Several factors could cause the sump pump to fail, which could easily lead to thousands of dollars in water damage. They often die on their own, typically after about five years, though some can last decades; mechanical switches can stick and corrode from hard water elements; and the pump can become clogged from sticks and debris that enter the pit. An electrically powered backup sump pump offers an additional layer of protection against those scenarios.
The most common issue, though, is when the electrically powered sump pump fails to operate because of a power outage. For homeowners in storm-heavy regions of the country, or for those who experience regular power outages, a battery back-up pump offers additional security. They also cost twice as much as a standard sump pump, which ranges from $100 to $500, depending on its pumping capacity.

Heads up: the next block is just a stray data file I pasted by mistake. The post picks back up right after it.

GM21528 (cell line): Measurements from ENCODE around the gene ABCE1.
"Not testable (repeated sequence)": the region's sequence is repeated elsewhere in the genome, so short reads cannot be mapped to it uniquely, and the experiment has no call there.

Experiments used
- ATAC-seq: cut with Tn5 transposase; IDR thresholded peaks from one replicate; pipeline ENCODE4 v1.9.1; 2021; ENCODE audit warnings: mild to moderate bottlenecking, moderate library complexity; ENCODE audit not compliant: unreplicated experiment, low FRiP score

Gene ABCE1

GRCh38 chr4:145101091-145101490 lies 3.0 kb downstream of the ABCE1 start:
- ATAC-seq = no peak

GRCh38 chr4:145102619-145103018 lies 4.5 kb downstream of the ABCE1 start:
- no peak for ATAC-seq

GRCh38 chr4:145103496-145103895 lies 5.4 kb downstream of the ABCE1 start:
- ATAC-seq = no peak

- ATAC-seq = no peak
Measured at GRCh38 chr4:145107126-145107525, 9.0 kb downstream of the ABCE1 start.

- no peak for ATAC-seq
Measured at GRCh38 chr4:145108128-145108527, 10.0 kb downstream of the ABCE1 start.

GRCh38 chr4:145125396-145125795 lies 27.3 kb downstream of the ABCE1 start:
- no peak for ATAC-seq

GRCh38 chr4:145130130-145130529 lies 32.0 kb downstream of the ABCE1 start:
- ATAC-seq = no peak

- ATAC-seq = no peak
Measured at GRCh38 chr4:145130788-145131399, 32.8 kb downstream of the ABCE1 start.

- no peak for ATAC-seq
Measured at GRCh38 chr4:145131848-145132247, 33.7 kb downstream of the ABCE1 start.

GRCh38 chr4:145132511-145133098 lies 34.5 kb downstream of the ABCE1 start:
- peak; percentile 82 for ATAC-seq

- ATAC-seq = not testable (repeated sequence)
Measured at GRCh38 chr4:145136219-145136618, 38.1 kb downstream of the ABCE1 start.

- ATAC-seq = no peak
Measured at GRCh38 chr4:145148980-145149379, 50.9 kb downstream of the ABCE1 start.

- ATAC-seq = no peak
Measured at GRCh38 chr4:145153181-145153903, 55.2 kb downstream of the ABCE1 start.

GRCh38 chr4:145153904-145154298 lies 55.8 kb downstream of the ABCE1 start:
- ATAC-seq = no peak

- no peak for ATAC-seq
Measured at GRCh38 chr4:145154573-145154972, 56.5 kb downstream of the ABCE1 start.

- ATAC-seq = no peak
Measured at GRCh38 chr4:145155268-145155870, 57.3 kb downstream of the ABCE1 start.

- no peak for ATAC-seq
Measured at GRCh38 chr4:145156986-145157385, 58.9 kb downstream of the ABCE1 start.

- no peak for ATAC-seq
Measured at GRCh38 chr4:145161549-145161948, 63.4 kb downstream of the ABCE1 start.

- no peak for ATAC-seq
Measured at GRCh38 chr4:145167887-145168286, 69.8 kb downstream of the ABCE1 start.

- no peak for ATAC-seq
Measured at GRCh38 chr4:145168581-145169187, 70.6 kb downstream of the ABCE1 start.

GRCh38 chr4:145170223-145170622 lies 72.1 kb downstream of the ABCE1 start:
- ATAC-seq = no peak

Sump pits must be large enough to accommodate a backup pump.
“Sometimes, that is an issue and they have to remove it and replace it with a little bit bigger pit,” Mitchell says.
Checking if your sump pump is working is easy. Though different pumps have different ways you can manually turn them on to test them, a universally accepted method is to pour water down into the sump pit until it reaches the level of pump. The pump should automatically power on and begin pumping.